Some musings on perhaps the most popular Schedule I, legal in some states, illegal in the United States, drug.
Full disclosure: I am a Californian. I live in a rural farming area. I also chair a committee that advises the county regarding land use issues in our area.
As this is written, California is finalizing its implementation of a referendum that declared that the sale and use of recreational marijuana will be legal Jan. 1, 2018. It appears that the finalizing is rather tangled and there are a variety of versions of how it will work, confused by the fact that individual counties can declare their own rules in many matters.
It has become clear that polite society calls it cannabis.
In the early 1960s I was running a hospital pharmacy in Berkeley. A UC Berkeley student who worked there part-time asked me what I thought about marijuana. I said I saw it as a social drug not unlike alcohol. However, marijuana was new to society and alcohol has been around for a long time. So I asked her: How do you think society would react to alcohol if it were just now being discovered?
Over 50 years later we are still trying to sort out the role(s) of this drug.
At a federal level we are in a prohibition state of mind. Product is being burned, people are going to jail. Bootleggers are all over the place. The historical comparisons are awesome.
As an aside, I have peripheral neuropathy. It hurts a lot of the time. My niece applied some of her marijuana ointment to the bottoms of my feet. They were less bothersome for the whole day. I’ve used it several times since.
At the state levels there are several attitudes. It’s illegal and that’s that. It’s okay for “medical” purposes. Or, anybody older than XX can buy it, sell it, and use it — provided all of the taxes get collected. Of course, to collect taxes states and/or counties and cities need to have licensing systems and tax collection systems.
The Money issue
Of course the prices of drugs that are desired and have limited availability are high. There is a lot of money changing hands. That creates some interesting issues. In order to run a bank in the United States you have to have federal deposit insurance. But to get that, a bank needs to not process money that is, according to the federal government, from an illegal source. So banks won’t process marijuana money. The result is big bags of money in the trunks of cars looking for a money laundromat. And any time there are big bags of money, there are people who will be trying to get those big bags in nasty ways.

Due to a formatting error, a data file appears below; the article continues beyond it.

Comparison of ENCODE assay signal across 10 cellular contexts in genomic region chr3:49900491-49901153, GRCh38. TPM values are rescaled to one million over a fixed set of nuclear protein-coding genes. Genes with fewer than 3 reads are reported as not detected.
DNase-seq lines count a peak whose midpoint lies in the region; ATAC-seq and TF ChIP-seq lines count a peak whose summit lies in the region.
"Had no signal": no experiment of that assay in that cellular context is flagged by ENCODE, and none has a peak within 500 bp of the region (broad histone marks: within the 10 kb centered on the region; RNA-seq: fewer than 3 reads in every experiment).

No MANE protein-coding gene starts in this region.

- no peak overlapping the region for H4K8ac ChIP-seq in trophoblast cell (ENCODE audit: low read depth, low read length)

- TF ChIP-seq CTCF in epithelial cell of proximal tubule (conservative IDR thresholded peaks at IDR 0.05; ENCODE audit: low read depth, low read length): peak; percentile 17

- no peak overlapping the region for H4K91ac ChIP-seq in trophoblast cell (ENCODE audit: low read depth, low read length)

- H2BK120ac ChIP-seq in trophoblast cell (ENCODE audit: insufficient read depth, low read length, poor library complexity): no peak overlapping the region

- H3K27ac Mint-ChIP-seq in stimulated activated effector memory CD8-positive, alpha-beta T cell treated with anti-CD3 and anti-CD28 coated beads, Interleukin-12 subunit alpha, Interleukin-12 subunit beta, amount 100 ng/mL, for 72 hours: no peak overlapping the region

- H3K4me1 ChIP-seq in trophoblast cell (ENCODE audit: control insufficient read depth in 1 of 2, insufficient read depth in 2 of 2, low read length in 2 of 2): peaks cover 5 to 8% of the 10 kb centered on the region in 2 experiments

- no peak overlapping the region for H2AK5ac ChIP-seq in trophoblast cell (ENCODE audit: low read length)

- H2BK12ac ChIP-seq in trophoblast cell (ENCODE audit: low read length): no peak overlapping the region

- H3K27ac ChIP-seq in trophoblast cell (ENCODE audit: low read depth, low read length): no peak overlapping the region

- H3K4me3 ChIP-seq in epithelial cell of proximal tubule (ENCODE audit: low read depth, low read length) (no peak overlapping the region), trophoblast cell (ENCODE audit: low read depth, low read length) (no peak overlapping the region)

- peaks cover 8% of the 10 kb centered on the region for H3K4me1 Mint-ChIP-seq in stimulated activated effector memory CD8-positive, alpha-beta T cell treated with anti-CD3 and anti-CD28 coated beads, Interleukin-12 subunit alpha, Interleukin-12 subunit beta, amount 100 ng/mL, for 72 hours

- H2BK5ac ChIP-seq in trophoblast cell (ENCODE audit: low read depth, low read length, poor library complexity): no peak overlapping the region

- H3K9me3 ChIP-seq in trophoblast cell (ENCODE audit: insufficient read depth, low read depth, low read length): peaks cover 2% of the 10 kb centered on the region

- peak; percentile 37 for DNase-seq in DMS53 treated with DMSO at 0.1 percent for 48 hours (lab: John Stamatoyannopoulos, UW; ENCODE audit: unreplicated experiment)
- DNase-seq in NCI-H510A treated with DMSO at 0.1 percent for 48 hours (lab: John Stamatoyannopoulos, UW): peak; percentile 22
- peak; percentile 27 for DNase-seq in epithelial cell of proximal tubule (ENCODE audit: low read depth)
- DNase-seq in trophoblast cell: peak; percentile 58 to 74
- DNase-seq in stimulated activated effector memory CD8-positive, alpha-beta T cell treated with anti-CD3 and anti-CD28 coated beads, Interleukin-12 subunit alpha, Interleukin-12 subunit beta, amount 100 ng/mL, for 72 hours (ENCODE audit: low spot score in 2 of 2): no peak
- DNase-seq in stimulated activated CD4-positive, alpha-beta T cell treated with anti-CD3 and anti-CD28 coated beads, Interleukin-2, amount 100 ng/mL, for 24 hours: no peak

The science is bad. Bad, in that there isn’t much that the medical sciences understand about cannabis sativa. The primary reason is that the academic centers that develop this knowledge can’t do their thing. There are no National Institutes of Health (NIH) grants. And anyone who does study cannabis and who may later want an NIH grant is toast. To top it off, you might be able to do a study if you do go through all of the bureaucratic hassles to study it legally. However, there is only one federally approved source of cannabis, and the product is an old strain that is nothing like the potent stuff that is on the market today. So forget it. California, the sixth-largest economy in the world, a center of academic medicine, with a huge need to understand this drug, cannot begin to study it.
Law enforcement also has a problem. They can measure alcohol concentrations. And they have clear definitions about how much is too much. We don’t even know what to measure in cannabis, much less how to measure it, and how much is too much to say that someone is stoned on marijuana.
Growing it is a challenge, even though it is a common weed. (Hence, one of its names, “weed.”) Finding a place to grow it is problematic. Illegal grows have to be in remote areas so they won’t be easily found. Rural legal grows do not need to be remote, but they do have to deal with neighbor issues and crop thieves. Neighbors say the plants smell bad, fences look bad, private security methods can be dangerous, greenhouse lighting is too bright at night, and “I don’t like the stuff.”
Dosing has always bothered me. The strength of street drugs is always an issue. Cannabis is problematic because it has more than one pharmacologically active chemical. And each of them has a different profile. Work is being done on sorting this out, but not in the places where it should be done. (See an above paragraph about the science issues.)
Do you remember all of the talk about track and trace in the drug industry? There is talk about doing that with cannabis. Trim off some of the plant, put it in a little bag, and tag the bag. It gets assayed, and the assay stays with that handful until a final product is sold to the user. Good luck with that one.
The thing that fascinates me is trying to guess what the industry will look like in five years. What will its farming, distribution, testing, marketing, labeling, and retail selling system be? And what will be its retail prices? Will it be a huge industry dominated by a few companies, as with the tobacco industry? Will it be a cottage industry like it is now? Will it be like beer, with several big brewers and many small boutique brewers? And, of course, what will be the solution for the banking problem?
Those of us in the pharmacy world think our economics, laws, and regulations are a mixed salad. The cannabis economics, laws, and regulations are a salad still being tossed.
As for me, I am going to restrict my use to my feet. My preference is a social drug that I grew up with, that I understand, and that I can and do control: Jack Daniels. CT